Estonian Air's year-old business strategy has failed, according to an analysis by Eesti Päevaleht, due to the selection of the company's directors and the rash implementation of infeasible plans, leaving nothing but bad options to choose from.
The newspaper's analysis caused a fuss when it was published on Friday, with a key figure denying having made assertions that were attributed to him through an alleged leak.
According to the analysis, Parliament's Economic Affairs Committee held a confidential meeting on September 25 where three options were outlined for the national air carrier: a quick sale of the company to an investor, a 60 million euro cash injection from the state, or bankruptcy.
Out of these three scenarios, the Eesti Päevaleht analysis says the sale or takeover of the company is the least likely, because nobody is interested in acquiring a small-scale airline in financial trouble, and bankruptcy is the most likely, because the state has not yet decided whether it will funnel more money into the company to bail it out for the second time.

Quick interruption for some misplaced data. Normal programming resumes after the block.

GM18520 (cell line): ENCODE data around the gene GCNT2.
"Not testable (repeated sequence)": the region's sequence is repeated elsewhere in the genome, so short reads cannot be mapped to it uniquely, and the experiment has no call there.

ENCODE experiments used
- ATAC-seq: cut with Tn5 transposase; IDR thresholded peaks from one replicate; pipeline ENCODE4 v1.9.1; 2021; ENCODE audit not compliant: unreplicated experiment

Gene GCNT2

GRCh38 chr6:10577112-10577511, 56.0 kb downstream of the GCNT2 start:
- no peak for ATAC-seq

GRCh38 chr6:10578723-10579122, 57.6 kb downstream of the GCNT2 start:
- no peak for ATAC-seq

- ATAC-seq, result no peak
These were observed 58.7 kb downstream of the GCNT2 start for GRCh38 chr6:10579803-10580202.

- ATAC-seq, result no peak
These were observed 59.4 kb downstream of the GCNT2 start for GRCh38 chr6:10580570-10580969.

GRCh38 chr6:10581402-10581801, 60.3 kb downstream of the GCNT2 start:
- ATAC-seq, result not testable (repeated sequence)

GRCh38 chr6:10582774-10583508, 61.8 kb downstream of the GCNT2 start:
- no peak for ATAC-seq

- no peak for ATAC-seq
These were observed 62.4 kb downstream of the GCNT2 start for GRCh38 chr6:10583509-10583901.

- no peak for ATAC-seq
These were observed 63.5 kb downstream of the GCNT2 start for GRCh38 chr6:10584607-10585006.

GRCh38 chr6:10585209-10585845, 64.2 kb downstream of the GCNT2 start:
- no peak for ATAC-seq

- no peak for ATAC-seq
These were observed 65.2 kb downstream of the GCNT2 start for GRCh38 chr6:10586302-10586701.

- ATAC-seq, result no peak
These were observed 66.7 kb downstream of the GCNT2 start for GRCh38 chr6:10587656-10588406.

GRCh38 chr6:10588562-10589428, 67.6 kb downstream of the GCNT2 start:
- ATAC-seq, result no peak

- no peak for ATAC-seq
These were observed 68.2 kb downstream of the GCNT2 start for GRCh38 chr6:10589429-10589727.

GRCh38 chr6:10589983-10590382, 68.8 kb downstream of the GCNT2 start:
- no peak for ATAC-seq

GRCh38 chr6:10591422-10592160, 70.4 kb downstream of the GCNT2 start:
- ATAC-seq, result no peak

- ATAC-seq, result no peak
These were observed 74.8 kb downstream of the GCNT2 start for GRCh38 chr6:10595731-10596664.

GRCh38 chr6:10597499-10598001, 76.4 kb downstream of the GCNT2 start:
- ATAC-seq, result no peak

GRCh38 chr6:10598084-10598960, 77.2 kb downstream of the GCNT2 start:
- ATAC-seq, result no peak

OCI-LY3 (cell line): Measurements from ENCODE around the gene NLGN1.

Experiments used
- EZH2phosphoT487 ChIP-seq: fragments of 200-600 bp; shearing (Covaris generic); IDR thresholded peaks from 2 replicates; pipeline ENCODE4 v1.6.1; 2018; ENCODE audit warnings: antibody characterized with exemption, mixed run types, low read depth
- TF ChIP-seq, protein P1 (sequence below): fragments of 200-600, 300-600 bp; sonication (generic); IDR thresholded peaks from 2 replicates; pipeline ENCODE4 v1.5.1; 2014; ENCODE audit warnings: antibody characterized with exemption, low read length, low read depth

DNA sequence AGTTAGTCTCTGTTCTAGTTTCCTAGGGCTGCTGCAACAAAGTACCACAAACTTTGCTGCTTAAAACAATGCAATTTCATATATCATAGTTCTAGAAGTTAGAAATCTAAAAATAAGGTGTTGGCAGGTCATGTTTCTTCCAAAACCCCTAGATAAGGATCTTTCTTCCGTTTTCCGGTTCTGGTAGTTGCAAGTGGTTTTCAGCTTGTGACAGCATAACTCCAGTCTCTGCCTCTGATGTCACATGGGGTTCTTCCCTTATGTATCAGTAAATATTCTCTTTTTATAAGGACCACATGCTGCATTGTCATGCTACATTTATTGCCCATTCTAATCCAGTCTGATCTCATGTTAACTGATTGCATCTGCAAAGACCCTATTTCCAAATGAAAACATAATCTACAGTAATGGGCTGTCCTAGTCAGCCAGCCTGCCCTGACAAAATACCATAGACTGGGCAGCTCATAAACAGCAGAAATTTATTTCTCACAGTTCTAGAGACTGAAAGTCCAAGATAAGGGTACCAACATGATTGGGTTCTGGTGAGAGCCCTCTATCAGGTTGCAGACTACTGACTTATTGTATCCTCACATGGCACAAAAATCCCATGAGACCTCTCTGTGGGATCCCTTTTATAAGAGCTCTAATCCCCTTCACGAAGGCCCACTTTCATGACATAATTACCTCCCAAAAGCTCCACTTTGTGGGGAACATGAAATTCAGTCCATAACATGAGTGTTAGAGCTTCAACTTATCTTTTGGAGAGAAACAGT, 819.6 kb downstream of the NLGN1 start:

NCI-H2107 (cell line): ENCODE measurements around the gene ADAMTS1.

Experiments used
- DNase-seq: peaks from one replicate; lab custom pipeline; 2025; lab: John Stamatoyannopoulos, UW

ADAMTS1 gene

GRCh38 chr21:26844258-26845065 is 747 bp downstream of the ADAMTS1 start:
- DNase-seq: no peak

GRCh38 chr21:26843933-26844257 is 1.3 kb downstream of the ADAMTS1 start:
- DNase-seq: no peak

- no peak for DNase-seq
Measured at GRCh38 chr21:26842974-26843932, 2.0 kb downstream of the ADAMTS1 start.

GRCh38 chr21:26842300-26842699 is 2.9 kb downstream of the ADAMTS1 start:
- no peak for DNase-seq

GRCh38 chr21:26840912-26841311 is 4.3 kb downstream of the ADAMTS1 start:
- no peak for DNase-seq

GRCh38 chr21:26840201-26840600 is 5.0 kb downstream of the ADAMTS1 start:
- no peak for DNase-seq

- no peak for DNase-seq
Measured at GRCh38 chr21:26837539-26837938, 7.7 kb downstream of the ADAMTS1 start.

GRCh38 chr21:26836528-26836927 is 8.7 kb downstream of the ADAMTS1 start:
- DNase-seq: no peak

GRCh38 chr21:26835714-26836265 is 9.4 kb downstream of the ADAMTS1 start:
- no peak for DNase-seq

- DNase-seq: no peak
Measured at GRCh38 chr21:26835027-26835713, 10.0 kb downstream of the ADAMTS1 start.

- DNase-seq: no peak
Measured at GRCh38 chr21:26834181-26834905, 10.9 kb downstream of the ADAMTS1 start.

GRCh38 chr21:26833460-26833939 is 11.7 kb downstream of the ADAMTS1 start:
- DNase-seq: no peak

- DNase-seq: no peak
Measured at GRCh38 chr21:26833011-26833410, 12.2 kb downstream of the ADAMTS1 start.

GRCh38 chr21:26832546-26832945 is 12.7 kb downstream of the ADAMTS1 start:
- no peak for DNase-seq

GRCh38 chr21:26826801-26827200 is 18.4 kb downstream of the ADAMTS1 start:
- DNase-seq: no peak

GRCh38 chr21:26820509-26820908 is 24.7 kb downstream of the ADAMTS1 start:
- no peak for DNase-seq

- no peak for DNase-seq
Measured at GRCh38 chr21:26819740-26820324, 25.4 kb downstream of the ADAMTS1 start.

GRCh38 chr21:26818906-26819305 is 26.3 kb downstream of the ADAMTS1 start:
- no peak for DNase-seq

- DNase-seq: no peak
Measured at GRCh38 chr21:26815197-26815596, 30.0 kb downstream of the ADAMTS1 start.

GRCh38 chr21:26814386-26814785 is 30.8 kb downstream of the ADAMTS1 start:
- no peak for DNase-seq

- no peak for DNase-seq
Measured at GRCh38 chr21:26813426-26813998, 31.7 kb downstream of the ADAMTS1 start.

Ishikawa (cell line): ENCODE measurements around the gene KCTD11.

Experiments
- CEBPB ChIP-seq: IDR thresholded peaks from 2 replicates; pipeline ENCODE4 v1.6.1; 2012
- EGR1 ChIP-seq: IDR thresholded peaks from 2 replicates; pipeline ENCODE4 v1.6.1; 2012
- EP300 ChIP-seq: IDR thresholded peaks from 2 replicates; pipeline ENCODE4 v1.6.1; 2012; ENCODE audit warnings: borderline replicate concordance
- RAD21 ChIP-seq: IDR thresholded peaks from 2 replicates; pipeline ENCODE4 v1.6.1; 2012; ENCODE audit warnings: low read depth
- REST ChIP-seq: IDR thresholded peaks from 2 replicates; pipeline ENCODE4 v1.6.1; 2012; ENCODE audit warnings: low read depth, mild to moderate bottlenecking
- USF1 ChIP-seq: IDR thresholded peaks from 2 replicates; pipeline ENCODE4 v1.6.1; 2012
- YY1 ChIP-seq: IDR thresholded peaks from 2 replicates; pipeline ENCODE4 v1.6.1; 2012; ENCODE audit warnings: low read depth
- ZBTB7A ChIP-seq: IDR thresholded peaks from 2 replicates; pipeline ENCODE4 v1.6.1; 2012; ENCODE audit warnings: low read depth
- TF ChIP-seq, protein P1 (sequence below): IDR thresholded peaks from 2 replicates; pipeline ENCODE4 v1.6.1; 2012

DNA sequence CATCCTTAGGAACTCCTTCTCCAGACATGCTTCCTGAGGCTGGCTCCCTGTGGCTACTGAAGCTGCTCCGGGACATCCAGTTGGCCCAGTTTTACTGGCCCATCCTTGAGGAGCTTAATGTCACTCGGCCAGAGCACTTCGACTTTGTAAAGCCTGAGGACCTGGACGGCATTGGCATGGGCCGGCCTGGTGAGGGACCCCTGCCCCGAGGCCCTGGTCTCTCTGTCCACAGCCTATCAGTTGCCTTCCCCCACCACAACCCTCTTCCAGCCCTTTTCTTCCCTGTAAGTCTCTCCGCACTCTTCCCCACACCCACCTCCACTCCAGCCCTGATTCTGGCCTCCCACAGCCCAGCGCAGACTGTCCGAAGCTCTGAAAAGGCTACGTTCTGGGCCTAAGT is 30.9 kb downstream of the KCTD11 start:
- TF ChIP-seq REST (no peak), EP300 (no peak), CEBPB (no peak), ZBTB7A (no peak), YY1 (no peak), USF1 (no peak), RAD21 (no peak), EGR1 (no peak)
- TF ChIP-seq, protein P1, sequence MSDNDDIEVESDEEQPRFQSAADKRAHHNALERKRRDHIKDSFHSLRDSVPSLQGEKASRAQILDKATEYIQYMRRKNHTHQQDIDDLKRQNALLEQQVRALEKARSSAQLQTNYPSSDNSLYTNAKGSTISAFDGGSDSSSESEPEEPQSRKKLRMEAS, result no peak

But speaking to ETV, Erkki Raasuke, the chairman of Estonian Air's supervisory board, denied the newspaper's assertions that bankruptcy was on the list of options and that he had criticized Estonian Air CEO Tero Taskila for bringing the company to its knees with his new strategy.
The newspaper's analysis said Minister of Economic Affairs Juhan Parts should also be held accountable for ignoring warnings when the newly appointed Taskila presented his new strategy in 2011.
Critics included Minister of Finance Jürgen Ligi and Auditor General Mihkel Oviir, who expressed alarm over the strategy. Ligi had noted that the "strategy resembles Air Baltic's actions up to now, which have repeatedly led to the need for further capital injections by the owners, meaning that the implementation of the strategy has failed."
It was revealed this summer that Estonian Air had burned through 30 million euros received from the state within half a year. The money was used to cover the existing 10 million euro deficit and the additional 15 million euro loss sustained in the last six months, reported Eesti Päevaleht.